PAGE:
Scientists think this limitation may be a built-in anti-tumor mechanism: if an incipient cancer cell tries to reproduce too quickly and too often, it depletes the telomeres and is forced to stop dividing. However, an estimated 90 percent of all cancer cells activate telomerase, a DNA repair enzyme that helps maintain the telomeres during DNA replication. Because their telomeres are regularly repaired, these cancer cells can continue to reproduce indefinitely.
Title: Assistant professor of cell biology and physiology
Years at University: Three
Hobbies: Scuba diving, traveling, cooking
Stewart’s lab has been working to better understand telomere structure, how telomerase functions, and how telomere dissolution shuts down cell replication. She hopes to provide the information necessary to develop new cancer treatments that inhibit the effects of telomerase.
“Cancer is the result of numerous mutations, and to effectively treat it you want to simultaneously attack it on as many fronts as possible,” Stewart explains. “Inhibiting telomerase probably won’t ever be used by itself as a tumor therapy, but it does have the potential to augment the effects of more traditional treatments such as chemotherapy.”
Senescent cells have also recently begun showing up in another potential new front in the war on cancer. Cancer specialists have begun to theorize that cells halfway between normal and cancerous may get a final boost toward becoming cancers from their interactions with nearby normal cells. Early evidence suggests that senescent cells may be among the normal cells whose interactions with precancerous cells supply that final boost toward cancer.
“We’re going to be looking into whether we can prove this and identify the key interactions between senescent cells and precancerous cells,” Stewart says.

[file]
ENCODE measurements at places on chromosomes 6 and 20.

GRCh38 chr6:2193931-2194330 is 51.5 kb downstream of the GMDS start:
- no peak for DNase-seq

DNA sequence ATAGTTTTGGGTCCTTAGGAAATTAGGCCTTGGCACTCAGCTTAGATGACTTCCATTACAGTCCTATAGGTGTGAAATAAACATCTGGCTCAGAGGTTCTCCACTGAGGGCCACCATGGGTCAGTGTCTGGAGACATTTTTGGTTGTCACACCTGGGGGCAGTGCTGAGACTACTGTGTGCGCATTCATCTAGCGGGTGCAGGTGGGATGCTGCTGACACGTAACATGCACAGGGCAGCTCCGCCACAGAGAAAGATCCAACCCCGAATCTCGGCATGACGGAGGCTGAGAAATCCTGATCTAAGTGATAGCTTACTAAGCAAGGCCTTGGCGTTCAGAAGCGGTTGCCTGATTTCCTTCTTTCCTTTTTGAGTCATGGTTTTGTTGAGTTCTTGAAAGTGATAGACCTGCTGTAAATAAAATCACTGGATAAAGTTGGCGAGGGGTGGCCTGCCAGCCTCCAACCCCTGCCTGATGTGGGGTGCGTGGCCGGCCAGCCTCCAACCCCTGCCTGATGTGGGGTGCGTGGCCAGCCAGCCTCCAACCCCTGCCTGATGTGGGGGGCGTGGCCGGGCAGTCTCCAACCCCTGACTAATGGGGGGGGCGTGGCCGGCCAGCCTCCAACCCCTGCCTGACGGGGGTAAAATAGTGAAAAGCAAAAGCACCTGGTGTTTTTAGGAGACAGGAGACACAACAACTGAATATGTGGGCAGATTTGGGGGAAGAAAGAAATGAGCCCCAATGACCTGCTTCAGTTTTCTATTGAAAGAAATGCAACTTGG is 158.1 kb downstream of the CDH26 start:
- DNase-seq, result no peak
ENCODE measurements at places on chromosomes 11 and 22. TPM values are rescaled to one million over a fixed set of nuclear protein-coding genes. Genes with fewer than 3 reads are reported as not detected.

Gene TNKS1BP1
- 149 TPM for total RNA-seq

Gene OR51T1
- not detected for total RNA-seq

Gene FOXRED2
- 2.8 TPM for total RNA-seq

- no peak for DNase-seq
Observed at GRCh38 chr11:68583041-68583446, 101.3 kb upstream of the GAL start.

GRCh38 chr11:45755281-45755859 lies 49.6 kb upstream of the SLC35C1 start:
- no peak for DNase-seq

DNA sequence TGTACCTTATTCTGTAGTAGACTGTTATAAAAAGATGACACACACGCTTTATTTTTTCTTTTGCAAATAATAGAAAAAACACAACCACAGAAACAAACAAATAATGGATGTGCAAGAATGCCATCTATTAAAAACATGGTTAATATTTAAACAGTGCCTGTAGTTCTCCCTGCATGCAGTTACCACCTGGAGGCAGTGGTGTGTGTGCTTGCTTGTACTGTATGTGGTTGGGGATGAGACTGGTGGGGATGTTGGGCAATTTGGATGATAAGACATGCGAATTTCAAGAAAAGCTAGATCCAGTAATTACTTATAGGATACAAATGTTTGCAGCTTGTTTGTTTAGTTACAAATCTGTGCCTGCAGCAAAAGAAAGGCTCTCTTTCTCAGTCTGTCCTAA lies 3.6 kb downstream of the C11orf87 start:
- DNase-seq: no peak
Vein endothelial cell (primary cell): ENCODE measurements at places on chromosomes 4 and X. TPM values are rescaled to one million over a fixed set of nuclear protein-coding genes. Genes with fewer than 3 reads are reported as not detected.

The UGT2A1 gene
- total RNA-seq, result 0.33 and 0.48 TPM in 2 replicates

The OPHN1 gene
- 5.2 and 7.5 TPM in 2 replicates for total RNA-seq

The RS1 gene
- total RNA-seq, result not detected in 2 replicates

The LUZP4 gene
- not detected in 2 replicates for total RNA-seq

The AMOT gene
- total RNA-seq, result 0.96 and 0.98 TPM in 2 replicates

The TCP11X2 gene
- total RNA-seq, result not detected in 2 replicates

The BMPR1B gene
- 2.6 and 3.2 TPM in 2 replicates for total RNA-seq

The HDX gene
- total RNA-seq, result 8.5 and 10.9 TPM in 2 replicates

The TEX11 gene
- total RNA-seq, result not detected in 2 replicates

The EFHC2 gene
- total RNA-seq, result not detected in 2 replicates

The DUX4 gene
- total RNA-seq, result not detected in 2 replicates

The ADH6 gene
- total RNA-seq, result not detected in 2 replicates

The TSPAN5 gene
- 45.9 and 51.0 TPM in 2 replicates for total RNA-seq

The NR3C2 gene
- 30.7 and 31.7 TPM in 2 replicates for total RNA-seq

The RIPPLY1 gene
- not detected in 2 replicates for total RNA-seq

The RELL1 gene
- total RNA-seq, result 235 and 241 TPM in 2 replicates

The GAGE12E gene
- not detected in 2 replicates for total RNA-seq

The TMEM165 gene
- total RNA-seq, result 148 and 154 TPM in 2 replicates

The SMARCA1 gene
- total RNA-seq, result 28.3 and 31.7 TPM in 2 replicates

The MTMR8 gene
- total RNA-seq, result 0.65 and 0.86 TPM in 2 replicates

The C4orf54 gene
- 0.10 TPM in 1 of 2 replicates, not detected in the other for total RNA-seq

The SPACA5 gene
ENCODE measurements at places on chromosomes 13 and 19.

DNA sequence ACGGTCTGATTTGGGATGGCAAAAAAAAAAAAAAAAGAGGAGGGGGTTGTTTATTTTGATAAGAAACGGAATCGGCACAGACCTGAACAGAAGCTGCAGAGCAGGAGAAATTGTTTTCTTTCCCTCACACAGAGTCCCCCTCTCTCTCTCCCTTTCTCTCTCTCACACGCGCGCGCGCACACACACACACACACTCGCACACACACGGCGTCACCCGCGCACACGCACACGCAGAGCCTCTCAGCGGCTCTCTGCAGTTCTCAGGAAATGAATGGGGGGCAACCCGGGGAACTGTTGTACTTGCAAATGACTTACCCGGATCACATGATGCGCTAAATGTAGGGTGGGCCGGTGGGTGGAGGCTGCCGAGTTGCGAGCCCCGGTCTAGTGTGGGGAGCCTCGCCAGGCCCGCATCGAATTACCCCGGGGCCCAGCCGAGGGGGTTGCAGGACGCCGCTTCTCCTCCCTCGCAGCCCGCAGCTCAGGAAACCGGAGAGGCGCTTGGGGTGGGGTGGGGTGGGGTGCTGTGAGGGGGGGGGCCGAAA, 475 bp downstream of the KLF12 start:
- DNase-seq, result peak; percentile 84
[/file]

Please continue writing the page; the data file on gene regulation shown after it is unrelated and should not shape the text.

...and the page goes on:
Stewart doesn’t converse so much as she verbally spars — she loves to say daring and provocative things, but always with good-natured glimmers of amusement clearly visible on her face. She begins a conversation about her research program, for example, by asking, “So, you want to hear about how we’re trying take over the world?”
Heather True-Krob, Ph.D., assistant professor of cell biology and physiology, came to the department the same year as Stewart. She jokes that her colleague and friend’s energy levels are so high she “would rather go to the gym than sleep.”
“Until you get to know her and realize that she is very focused, what stands out the most about Sheila is that she has so much energy,” True-Krob says. “One of her greatest qualities, though, is that she is a very generous person who would never say no to a friend or acquaintance needing help.”
Piwnica-Worms notes that Stewart is a “fabulous cook.” As they traveled the globe, Stewart and her husband, a former Marine Harrier pilot who now helps design flight training systems for Boeing, became interested in cooking world cuisine when they returned home.
Under the heading “fun stuff,” Stewart’s Web site includes recipes for the Indian dishes aloo gobi, sag paneer and chole.
“Cooking’s a nice break from the precision of the lab,” Stewart says. “In the lab, every measurement has to be exact, but in the kitchen you have a little more license to say, throw in an extra tablespoon or two of a favorite ingredient.”
Favorite cuisines at the Stewart household include sushi, Indian food, seafood and a Spanish rice dish called paella. Stewart boasts that they recently purchased a “fire ring,” a large grill-like device with two independently controllable ring-shaped burners. The device is seen as an essential cooking tool by paella connoisseurs.
Stewart has her sights set on the southern tip of South America as the next exotic vacation destination but may have to postpone that for a bit because she is expecting her first child in May.
Noting that her pregnancy has kept her from scuba diving, Stewart jokes, “As soon as our baby can swim, I think we’re going to get it a scuba diving regulator.”